How the Budding USA-France Basketball Rivalry DevelopedRoundup
tags: basketball, Sports History, Olympic Games
Lindsay Sarah Krasnoff is a historian, consultant, and author of The Making of Les Bleus: Sport in France, 1958-2010. She’s a member of Sport & Démocratie and a Research Associate with the Centre for International Studies and Diplomacy, SOAS, University of London.
On Tuesday, the world’s top-ranked women’s basketball team, the United States, will play its first Olympic group phase game in Tokyo. But the team’s toughest group phase game is likely to come Aug. 2 against fifth-ranked France.
The French team, Les Bleues, is intimately acquainted with the style, tactics and hoops culture of the Americans thanks to nearly half of the Olympic team having played in the United States. And the men’s Olympic competition already proved how dangerous the French can be to the Americans. On Sunday, a Les Bleus team full of NBA players upset Coach Gregg Popovich’s U.S. team, 83-76.
France’s ability to challenge the United States in men’s and women’s basketball in Tokyo (and women’s 3x3 basketball; the American men did not qualify) stems in large part from the long history of basketball diplomacy between the two countries, one that reveals the power of sports for cultural exchange.
Sports diplomacy is everywhere during the Tokyo Games. The Japanese hosts are using the Olympics to project their culture, ideals and values while providing ways for visitors — this year, just Olympic delegations, media and limited VIPs, thanks to the coronavirus pandemic — to learn more about the country and its people. Athletes from different countries mix and engage with each other in the Olympic Village, in the process learning about other sports, cultures and peoples.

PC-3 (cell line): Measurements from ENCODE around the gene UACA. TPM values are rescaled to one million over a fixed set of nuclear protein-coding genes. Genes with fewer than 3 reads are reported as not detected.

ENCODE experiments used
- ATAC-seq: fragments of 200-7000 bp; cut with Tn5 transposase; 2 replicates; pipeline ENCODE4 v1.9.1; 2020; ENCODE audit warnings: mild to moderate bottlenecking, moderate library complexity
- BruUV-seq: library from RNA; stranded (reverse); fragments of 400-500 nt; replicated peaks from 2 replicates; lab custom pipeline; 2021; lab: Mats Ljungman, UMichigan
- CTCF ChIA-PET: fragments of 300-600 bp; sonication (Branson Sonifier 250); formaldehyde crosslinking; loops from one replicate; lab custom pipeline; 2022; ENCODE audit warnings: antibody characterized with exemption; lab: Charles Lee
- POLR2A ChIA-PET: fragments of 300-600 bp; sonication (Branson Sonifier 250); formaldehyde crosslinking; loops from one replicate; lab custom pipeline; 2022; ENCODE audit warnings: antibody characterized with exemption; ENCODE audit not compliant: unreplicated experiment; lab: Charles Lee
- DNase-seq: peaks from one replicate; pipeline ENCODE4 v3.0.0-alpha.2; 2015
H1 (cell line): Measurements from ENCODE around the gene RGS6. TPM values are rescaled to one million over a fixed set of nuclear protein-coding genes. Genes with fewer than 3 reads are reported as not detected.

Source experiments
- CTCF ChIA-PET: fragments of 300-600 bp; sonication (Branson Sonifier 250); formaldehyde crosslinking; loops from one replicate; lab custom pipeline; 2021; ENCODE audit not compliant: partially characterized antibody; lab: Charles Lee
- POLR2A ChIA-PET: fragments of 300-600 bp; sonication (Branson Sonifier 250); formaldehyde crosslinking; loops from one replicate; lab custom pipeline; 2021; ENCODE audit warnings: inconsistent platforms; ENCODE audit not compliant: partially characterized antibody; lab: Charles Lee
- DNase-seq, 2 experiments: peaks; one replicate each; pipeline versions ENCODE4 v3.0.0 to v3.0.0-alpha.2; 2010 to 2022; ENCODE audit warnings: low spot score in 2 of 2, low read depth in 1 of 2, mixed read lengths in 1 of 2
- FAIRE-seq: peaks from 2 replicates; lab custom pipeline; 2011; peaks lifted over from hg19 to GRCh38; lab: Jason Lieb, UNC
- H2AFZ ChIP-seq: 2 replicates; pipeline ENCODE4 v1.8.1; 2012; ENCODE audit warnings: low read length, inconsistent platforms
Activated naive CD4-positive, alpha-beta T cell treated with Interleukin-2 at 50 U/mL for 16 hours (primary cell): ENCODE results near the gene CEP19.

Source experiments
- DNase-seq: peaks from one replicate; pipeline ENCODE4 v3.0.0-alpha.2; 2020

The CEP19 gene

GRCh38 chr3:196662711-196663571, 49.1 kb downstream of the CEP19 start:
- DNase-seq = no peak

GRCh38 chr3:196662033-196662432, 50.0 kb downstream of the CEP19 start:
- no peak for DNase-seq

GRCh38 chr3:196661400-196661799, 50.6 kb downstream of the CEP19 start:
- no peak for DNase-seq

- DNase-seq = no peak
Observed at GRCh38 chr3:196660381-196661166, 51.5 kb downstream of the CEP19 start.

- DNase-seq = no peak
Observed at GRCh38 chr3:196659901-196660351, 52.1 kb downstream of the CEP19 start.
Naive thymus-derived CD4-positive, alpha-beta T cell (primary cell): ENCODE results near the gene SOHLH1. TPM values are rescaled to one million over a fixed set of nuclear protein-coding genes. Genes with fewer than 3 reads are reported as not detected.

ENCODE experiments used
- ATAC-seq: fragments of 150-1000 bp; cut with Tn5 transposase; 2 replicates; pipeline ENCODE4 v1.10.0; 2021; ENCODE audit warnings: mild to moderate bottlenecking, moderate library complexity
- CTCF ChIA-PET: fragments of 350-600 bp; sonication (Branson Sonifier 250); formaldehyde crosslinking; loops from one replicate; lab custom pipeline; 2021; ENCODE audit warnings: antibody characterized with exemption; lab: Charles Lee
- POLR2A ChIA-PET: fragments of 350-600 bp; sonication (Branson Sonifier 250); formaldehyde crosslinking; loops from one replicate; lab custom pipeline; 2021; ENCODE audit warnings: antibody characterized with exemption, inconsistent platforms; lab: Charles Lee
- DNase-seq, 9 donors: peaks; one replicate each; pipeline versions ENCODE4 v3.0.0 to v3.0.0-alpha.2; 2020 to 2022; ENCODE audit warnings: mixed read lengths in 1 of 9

This international exchange has long extended to Olympic basketball. During the 1950s, 1960s and 1970s, the men’s gold medal games were about much more than basketball, as the United States and the Soviet Union vied for bragging rights. Victory on the court burnished the credentials of their respective ideological systems for the worldwide audience. The same was true in 1976 when women’s basketball debuted, as the Soviets won the first women’s basketball gold medal while the United States settled for silver.
Perhaps the best known of these Cold War clashes was the 1972 men’s gold medal game. when U.S. guard Doug Collins seemed to give his team a one point victory with two foul shots in the game’s waning seconds. But the referees had the teams replay the last three seconds, allowing the Soviets to hit a controversial buzzer beater for a 51-50 win. The U.S. team refused to accept their silver medals and the game exposed how the sporting terrain could be used to broadcast geopolitical interests.
U.S.-French Olympic basketball games have never had the same ideological stakes. Instead, they’ve displayed the ties binding the two allies — a byproduct of person-to-person informal sports diplomacy, which has allowed for cultural, technical and knowledge exchanges.
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